Recently we reported Channel 4 pulling ads from simulcasts over model rights clearance concerns. Now another ‘triple play’ victim emerges as ad soundtrack downloads onto mobiles cause advertisers royalty headaches.
Topic: Ad music downloads royalty bonanza
When: September 2006
Following hot on the heels of the recent decision by Channel 4 to pull advertising from its recently launched simulcast service over fears that it could expose advertisers and agencies to the risk of legal action from third-party rights holders for uncleared rights, it has been reported that Pepsi has removed the audio from the free mobile download of its latest TV commercial due to clearance issues.
It appears that Pepsi removed the audio – of Christine Aguilera performing her new song 'Here to stay' – from the mobile download version of the commercial because of the prohibitively expensive royalties being charged by record companies, particularly in comparison to the licence costs charged advertisers to include music in other non-download streamed services.
In response the record companies have pointed out that giving away copies of tracks for free could potentially cannibalise music sales and chart positions, hence the higher royalties for download.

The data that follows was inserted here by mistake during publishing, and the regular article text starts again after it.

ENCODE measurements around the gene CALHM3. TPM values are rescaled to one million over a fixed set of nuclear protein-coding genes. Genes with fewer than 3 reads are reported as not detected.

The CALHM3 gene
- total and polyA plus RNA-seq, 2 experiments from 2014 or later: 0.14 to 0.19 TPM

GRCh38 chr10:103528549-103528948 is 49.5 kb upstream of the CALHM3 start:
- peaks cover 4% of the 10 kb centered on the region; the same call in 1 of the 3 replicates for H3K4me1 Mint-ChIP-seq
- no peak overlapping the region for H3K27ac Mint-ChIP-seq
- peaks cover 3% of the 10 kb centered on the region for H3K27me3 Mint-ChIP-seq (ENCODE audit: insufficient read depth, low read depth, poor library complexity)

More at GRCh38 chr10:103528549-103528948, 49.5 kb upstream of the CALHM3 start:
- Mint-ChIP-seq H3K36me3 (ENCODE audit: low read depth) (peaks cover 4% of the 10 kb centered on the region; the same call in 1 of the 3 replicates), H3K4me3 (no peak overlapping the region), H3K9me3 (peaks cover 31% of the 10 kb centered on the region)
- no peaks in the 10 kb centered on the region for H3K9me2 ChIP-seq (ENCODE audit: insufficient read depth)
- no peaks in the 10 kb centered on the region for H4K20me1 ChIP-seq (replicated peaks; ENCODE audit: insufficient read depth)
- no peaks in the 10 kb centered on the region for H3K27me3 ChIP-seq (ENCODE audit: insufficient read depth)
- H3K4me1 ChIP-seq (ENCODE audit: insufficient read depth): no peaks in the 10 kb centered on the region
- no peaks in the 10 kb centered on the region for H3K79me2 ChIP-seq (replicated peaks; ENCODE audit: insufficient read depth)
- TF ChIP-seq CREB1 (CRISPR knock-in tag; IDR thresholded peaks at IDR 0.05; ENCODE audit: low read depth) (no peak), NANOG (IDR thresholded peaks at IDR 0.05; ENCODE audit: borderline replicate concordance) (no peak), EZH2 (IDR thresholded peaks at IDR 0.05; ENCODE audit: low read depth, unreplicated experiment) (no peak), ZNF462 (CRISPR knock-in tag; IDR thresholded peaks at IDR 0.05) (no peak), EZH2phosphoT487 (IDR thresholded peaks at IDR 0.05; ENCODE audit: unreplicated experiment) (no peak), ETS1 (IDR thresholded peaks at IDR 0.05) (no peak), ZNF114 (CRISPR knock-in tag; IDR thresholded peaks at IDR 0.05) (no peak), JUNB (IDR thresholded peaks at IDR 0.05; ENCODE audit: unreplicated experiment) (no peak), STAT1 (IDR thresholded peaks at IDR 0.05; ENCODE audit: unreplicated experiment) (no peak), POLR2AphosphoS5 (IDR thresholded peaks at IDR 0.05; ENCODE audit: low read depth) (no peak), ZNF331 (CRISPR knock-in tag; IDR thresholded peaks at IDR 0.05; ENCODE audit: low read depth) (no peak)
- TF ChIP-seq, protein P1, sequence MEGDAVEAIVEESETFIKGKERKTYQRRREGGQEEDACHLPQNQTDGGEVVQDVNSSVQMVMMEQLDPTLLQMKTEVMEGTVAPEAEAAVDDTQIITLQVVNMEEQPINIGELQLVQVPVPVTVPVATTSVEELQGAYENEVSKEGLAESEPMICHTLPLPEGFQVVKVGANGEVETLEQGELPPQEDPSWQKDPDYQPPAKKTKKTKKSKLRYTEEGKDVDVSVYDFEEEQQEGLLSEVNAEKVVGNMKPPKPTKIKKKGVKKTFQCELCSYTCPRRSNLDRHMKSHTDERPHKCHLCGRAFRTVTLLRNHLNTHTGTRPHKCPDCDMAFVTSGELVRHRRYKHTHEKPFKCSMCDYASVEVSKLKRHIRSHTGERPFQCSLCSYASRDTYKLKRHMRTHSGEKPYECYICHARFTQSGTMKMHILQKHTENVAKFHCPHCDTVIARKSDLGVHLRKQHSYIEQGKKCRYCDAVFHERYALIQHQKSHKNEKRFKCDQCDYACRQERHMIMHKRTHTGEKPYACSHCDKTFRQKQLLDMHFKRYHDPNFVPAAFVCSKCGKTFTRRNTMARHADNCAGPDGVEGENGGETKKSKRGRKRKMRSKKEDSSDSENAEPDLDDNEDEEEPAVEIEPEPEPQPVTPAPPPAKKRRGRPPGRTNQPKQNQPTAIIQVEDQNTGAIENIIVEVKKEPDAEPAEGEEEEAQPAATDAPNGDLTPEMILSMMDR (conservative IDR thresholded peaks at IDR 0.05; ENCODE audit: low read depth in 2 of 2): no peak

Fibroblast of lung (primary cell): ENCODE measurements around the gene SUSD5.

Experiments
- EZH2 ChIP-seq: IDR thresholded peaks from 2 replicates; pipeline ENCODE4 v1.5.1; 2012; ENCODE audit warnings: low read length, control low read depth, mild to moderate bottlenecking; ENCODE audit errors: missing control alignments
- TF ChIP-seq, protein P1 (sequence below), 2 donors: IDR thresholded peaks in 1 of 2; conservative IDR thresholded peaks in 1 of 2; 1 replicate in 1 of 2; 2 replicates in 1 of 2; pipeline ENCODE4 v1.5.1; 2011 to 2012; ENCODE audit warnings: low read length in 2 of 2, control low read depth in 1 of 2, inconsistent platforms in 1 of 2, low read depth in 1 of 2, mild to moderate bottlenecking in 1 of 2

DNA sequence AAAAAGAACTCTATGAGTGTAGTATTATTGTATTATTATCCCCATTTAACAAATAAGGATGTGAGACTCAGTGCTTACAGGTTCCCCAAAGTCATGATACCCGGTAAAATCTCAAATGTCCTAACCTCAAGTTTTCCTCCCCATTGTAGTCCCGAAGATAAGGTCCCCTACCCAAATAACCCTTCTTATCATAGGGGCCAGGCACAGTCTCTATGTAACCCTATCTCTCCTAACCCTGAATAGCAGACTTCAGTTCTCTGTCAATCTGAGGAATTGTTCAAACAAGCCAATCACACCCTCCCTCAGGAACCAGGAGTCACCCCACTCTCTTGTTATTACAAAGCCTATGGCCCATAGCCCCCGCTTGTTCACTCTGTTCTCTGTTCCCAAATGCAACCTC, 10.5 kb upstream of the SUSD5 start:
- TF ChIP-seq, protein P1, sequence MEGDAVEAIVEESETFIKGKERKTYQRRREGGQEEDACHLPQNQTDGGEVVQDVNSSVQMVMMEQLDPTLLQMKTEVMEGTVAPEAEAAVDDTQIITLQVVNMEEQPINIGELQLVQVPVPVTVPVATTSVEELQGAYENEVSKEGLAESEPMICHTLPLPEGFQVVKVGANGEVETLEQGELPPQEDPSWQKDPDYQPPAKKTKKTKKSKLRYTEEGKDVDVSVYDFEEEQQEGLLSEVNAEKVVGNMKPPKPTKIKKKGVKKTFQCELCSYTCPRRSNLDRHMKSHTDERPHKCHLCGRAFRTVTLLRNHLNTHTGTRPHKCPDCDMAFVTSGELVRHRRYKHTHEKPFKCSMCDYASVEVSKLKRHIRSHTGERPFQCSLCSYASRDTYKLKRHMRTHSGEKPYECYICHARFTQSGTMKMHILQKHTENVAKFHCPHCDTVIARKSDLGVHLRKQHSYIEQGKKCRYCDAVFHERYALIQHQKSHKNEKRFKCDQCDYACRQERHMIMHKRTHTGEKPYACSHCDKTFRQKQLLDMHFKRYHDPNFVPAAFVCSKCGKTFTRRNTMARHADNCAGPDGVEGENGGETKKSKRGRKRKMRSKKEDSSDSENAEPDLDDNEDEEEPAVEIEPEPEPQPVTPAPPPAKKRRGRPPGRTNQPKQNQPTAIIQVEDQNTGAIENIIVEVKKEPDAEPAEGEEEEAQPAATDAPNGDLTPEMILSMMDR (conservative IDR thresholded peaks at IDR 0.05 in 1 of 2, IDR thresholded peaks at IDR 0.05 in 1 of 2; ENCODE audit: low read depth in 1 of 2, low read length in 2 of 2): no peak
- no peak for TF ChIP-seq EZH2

Why this matters:
Record companies are becoming increasingly aware of this issue, and so any advertiser planning to distribute copies of its commercials via any new media format needs to take great care to ensure that it licences all necessary rights from record companies (and other third party rights holders) to be able to do so legally.
In particular there can be some confusion over whether a particular format involves (non-downloadable) streaming, or whether it involves downloading copies to the consumer. The potential costs of getting this wrong could be substantial.
For now, unless record companies agree to reduce or waive their royalties in return for the exposure given to their artists (or advertisers charge for downloaded content), then advertisers wishing to offer downloadable versions of their commercials to consumers will either have to budget for the significant costs of doing so or to consider alternatives such as removing the audio like Pepsi.